It's no secret that eventually, relationships (even healthy, happy ones) tend to cool down in the romance department. And yet, when your partner stops being romantic, it can still catch you off guard and feel like a bit of a blow. Just know you're not alone. "Despite what we want to believe, relationships take work, even the best ones," dating coach Erika Ettin tells Elite Daily. "One of the first things to go is the art of the romantic gesture. Why? Because people get comfortable. That's not inherently a bad thing at all. The comfortable phase of a relationship is wonderful. But it's also a time when you may take your partner for granted and vice versa," she explains.
If your partner seems to be slacking in the romance department recently, Connell Barrett, a New York City dating coach and founder and executive coach at Dating Transformation, tells Elite Daily to blame evolution. "It’s how we’re wired," she says, and if romance early on feels more effortless, that's because it is. "That’s because we’re in a natural state of what researchers call 'passionate love,' which typically lasts 12 to 24 months,” he explains. “But as humans, we’re wired to move into 'compassionate love' — still wonderful, but less intense and less romantic. This happens because we adapt to new experiences and they feel less new, less exciting. To our brains, the novel becomes routine. We start to take romance for granted because it literally feels less exciting and exotic."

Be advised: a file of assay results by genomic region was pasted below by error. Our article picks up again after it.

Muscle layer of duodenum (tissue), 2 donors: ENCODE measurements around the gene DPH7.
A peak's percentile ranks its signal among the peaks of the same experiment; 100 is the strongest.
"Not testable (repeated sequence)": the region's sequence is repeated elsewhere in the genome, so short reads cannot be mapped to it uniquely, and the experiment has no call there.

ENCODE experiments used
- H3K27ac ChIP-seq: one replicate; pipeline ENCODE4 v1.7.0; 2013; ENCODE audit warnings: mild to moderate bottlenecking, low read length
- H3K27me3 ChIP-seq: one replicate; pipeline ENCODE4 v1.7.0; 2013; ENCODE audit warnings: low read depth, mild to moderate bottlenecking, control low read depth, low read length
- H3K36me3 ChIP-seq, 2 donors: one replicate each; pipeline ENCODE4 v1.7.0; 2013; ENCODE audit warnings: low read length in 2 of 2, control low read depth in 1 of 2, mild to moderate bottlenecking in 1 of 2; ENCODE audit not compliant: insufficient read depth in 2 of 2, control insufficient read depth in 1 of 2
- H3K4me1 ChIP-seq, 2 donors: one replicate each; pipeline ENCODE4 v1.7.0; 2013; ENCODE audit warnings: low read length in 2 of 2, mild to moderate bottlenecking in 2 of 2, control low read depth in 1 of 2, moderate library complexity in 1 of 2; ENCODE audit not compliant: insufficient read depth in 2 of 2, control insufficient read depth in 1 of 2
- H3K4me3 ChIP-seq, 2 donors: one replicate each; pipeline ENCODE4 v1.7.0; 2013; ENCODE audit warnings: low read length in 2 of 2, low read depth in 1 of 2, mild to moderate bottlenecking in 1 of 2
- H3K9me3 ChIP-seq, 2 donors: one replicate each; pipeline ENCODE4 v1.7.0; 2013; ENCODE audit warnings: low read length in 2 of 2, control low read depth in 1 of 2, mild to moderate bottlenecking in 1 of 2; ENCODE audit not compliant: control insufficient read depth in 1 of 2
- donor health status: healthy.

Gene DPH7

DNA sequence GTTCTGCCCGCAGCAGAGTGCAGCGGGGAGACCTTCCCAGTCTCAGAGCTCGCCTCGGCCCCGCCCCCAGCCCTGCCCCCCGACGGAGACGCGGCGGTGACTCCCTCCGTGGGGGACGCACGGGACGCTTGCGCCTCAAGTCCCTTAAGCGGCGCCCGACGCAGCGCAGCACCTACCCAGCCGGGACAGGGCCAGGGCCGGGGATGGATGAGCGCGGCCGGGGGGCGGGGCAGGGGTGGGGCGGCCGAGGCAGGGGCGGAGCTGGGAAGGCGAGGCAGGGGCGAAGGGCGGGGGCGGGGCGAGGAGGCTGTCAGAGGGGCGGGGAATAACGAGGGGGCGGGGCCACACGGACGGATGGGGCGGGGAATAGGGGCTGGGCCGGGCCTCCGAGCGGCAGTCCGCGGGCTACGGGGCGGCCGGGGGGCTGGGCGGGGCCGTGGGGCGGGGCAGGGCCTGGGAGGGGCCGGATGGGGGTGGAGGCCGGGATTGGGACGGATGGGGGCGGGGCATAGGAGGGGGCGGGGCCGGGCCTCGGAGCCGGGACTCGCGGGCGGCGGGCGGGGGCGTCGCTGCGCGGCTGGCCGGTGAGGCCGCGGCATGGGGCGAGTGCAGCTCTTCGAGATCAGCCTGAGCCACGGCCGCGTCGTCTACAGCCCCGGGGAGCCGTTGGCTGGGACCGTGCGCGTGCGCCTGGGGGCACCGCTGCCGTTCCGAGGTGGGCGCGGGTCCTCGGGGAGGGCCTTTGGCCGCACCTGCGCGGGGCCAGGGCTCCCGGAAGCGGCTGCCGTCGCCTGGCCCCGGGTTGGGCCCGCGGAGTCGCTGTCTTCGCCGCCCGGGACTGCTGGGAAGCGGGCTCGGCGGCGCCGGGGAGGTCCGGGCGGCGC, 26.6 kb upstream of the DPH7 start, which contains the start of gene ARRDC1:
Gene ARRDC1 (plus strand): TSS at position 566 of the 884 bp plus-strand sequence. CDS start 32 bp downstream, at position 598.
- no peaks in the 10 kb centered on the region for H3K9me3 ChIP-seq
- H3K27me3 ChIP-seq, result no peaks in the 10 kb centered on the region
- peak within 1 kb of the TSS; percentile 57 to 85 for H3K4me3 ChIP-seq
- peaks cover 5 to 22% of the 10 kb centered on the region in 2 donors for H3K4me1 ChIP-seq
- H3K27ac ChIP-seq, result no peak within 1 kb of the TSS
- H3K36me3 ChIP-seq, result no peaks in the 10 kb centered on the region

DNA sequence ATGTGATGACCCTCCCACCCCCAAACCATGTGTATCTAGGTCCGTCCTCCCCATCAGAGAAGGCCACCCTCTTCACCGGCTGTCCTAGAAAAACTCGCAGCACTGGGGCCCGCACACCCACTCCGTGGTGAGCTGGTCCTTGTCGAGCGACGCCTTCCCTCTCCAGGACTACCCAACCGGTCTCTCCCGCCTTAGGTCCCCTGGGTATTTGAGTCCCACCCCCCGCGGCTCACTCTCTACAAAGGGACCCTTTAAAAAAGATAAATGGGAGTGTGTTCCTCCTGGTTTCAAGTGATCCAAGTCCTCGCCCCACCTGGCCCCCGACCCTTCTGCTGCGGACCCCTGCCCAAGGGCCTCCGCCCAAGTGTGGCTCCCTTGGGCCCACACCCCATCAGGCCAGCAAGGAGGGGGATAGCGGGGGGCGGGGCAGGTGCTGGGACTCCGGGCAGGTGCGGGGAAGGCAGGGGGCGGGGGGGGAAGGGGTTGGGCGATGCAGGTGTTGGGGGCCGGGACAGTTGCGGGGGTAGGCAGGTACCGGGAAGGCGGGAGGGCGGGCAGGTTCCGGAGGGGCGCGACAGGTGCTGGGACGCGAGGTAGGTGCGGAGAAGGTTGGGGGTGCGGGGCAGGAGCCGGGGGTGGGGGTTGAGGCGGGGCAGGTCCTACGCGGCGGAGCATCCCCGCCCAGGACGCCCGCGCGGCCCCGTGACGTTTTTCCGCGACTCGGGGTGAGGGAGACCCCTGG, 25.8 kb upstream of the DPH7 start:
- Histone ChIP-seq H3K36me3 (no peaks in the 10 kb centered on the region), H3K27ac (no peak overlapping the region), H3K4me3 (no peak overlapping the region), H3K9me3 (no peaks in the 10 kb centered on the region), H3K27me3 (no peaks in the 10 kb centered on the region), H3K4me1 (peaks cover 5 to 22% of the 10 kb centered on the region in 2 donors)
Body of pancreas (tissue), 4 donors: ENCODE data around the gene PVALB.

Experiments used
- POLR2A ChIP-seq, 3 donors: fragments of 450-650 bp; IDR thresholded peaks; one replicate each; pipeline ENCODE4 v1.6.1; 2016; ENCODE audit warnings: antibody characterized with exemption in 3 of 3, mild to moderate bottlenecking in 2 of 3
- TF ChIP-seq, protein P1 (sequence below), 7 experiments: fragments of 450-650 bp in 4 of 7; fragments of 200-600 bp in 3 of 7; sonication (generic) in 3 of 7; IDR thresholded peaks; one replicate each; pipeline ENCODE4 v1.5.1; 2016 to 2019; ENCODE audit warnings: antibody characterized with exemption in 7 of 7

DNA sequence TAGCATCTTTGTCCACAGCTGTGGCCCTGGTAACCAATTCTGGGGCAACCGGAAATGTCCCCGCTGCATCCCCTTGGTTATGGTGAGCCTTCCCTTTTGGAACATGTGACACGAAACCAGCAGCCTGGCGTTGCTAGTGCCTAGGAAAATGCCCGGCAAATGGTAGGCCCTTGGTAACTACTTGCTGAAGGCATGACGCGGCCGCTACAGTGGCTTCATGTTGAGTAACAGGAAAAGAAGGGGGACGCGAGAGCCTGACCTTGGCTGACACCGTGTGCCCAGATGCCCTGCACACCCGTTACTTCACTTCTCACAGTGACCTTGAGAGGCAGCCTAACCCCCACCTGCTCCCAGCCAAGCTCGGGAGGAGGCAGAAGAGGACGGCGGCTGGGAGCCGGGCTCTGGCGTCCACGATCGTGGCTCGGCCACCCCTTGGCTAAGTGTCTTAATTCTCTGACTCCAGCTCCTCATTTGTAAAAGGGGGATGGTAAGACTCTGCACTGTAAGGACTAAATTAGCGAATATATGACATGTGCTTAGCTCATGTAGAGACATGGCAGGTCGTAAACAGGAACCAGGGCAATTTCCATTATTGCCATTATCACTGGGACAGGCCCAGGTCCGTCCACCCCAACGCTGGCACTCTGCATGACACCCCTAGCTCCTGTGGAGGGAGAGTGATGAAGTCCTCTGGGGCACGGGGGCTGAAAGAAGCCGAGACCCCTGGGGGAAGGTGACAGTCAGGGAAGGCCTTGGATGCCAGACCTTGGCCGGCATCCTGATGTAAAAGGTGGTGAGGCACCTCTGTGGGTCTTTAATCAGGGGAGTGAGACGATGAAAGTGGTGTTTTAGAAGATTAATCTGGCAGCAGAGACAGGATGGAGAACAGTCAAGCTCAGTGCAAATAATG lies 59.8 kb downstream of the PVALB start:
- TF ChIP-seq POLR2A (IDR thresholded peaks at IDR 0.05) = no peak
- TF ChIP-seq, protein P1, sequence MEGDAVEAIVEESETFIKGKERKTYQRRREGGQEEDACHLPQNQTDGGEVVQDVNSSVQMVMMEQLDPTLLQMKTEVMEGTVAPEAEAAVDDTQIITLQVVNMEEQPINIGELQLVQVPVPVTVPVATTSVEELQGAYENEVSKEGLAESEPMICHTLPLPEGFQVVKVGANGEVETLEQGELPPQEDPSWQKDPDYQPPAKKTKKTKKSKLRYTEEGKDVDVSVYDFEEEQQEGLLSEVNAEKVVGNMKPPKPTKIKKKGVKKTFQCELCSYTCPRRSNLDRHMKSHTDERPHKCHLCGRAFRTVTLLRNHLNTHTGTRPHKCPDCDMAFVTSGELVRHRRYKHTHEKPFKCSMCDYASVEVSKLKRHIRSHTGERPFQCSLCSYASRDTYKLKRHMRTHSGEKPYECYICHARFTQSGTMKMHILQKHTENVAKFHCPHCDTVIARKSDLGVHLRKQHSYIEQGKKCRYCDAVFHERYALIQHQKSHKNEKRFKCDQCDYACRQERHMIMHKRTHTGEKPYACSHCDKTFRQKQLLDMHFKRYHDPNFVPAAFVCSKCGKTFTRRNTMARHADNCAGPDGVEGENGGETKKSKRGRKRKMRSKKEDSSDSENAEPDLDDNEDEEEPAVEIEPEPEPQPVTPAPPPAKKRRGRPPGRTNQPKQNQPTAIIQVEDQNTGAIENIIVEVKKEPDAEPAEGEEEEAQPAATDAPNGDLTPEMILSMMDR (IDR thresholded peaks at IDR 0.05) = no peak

While all relationships inevitably ebb and flow, just because yours has hit an ebb doesn't mean that the romance is dead forever. In fact, your best bet to get things back on track and rekindle the romantic spark is to get proactive about it. Here's what the experts suggest.